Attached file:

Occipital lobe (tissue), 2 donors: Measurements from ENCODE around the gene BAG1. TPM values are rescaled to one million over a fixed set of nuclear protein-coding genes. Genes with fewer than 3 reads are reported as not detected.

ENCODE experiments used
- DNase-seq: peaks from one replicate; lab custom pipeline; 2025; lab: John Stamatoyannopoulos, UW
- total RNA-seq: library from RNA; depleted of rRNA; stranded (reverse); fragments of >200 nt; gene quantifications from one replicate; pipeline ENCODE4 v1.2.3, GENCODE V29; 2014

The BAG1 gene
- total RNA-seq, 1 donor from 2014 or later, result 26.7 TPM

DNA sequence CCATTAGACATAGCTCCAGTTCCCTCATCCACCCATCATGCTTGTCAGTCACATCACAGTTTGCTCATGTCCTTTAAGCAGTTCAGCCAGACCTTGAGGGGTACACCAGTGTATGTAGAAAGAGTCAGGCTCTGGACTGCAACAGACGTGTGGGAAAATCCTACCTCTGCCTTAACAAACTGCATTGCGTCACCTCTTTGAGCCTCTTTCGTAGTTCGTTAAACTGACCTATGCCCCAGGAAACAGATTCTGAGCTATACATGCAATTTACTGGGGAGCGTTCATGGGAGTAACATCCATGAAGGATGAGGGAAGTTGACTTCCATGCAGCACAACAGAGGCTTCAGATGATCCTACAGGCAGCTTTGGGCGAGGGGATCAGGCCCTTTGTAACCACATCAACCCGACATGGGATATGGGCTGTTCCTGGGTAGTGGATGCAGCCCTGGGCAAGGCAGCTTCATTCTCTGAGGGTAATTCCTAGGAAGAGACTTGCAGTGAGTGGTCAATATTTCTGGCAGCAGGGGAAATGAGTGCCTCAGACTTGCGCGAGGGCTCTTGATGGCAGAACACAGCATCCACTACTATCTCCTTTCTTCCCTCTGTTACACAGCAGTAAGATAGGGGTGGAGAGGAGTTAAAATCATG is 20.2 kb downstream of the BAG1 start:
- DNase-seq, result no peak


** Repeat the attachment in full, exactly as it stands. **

Occipital lobe (tissue), 2 donors: Measurements from ENCODE around the gene BAG1. TPM values are rescaled to one million over a fixed set of nuclear protein-coding genes. Genes with fewer than 3 reads are reported as not detected.

ENCODE experiments used
- DNase-seq: peaks from one replicate; lab custom pipeline; 2025; lab: John Stamatoyannopoulos, UW
- total RNA-seq: library from RNA; depleted of rRNA; stranded (reverse); fragments of >200 nt; gene quantifications from one replicate; pipeline ENCODE4 v1.2.3, GENCODE V29; 2014

The BAG1 gene
- total RNA-seq, 1 donor from 2014 or later, result 26.7 TPM

DNA sequence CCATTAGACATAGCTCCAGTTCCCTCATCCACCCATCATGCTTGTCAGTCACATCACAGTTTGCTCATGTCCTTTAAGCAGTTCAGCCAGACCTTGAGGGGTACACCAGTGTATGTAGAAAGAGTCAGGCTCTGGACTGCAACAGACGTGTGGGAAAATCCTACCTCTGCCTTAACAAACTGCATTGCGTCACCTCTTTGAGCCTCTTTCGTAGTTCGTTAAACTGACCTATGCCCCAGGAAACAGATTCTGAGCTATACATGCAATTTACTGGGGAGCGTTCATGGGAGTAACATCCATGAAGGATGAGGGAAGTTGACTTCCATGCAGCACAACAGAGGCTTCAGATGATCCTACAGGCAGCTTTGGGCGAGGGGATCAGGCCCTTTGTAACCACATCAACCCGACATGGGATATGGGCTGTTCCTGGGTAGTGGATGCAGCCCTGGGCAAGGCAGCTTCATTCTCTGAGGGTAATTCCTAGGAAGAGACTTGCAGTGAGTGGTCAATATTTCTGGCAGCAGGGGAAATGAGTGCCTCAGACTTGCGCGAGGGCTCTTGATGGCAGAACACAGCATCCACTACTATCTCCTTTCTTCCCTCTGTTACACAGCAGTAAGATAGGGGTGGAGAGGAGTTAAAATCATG is 20.2 kb downstream of the BAG1 start:
- DNase-seq, result no peak